In the play, The Crucible, Authur Miller develops numerous conflicts between characters. Miller sets his play in Salem Massachusetts, an environment with which was notoriously known for its witch trials of 1692. As reverend of Salem and father and uncle of initially accused witches, Reverend Parris plays an enormous role in the plot of this story. Young Abigail is the heart and soul of the witch trials, leading all the other girls in the accusations. The strong-willed John Proctor displays a steady manner, but his sins cannot be hidden and he cannot be freed of them. Through the use of conflicts Miller displays emotions and a lack of morality. The conflicts that are the most expressive are the conflicts between Reverend Parris and Abigail, Reverend Parris and Proctor and Proctor and Abigail. Continuing with the conflicts involving Parris, Abigail, his niece proved to be a difficult one. Anyone would have conflicts with the high spirited adolescent, being a liar and a hypocrite. Parris blames Abigail for Betty's illness in the beginning of the novel and he believes the rumors of the town's people who say that her name is not entirely white (12). The conflict is settled when Abigail confesses her encounters with the devil and Parris believes her.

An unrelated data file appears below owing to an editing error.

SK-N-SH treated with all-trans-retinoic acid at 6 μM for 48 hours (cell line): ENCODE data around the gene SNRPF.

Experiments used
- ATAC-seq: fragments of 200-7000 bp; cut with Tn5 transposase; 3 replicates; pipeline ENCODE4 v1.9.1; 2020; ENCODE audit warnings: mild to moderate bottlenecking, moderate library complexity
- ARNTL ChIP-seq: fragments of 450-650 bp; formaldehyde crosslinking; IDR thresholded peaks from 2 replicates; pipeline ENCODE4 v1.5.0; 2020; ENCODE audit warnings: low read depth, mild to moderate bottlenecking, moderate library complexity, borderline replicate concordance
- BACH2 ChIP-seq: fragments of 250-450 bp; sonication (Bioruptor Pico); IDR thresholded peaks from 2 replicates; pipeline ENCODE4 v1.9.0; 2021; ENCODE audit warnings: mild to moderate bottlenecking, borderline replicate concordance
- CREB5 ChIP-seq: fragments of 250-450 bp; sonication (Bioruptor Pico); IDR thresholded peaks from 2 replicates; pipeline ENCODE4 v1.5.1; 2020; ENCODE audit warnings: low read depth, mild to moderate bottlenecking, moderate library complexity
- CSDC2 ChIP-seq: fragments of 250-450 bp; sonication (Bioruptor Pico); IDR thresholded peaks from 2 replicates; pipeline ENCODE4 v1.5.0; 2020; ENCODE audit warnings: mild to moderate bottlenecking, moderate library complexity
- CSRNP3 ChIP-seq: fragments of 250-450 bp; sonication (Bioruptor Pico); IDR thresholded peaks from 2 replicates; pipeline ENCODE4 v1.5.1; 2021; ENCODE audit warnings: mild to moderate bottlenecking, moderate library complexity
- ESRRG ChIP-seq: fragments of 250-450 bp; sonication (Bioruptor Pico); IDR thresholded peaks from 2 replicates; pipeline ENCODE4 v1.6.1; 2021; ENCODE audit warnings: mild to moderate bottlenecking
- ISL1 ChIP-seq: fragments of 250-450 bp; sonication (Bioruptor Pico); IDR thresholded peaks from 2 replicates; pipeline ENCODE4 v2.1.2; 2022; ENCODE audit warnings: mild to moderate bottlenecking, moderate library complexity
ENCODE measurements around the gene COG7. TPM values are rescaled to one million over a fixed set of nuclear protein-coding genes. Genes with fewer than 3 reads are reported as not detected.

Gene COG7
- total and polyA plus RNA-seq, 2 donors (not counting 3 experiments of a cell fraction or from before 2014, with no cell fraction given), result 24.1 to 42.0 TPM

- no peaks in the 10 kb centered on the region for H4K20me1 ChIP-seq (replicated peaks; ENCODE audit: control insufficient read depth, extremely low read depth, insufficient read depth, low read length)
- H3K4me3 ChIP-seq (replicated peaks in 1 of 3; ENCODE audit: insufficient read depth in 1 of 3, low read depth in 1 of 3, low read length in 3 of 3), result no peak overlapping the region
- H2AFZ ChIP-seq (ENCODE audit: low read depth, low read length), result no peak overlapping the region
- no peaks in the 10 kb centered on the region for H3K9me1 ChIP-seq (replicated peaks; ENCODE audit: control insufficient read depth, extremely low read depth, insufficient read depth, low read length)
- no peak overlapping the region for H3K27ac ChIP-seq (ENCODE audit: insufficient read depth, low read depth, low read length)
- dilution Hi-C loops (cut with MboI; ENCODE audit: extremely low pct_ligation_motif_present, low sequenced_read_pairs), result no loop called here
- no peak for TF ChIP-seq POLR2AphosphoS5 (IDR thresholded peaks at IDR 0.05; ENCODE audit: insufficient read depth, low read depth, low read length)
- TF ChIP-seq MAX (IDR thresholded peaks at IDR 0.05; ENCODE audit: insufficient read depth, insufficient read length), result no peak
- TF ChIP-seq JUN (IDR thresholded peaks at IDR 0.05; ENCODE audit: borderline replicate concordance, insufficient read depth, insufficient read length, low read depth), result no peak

In being the young woman that she is, Abigail creates the conflict between herself and John Proctor. It seems that he wants nothing more to do with her and this angers Abigail and she displays her hatred towards Elizabeth in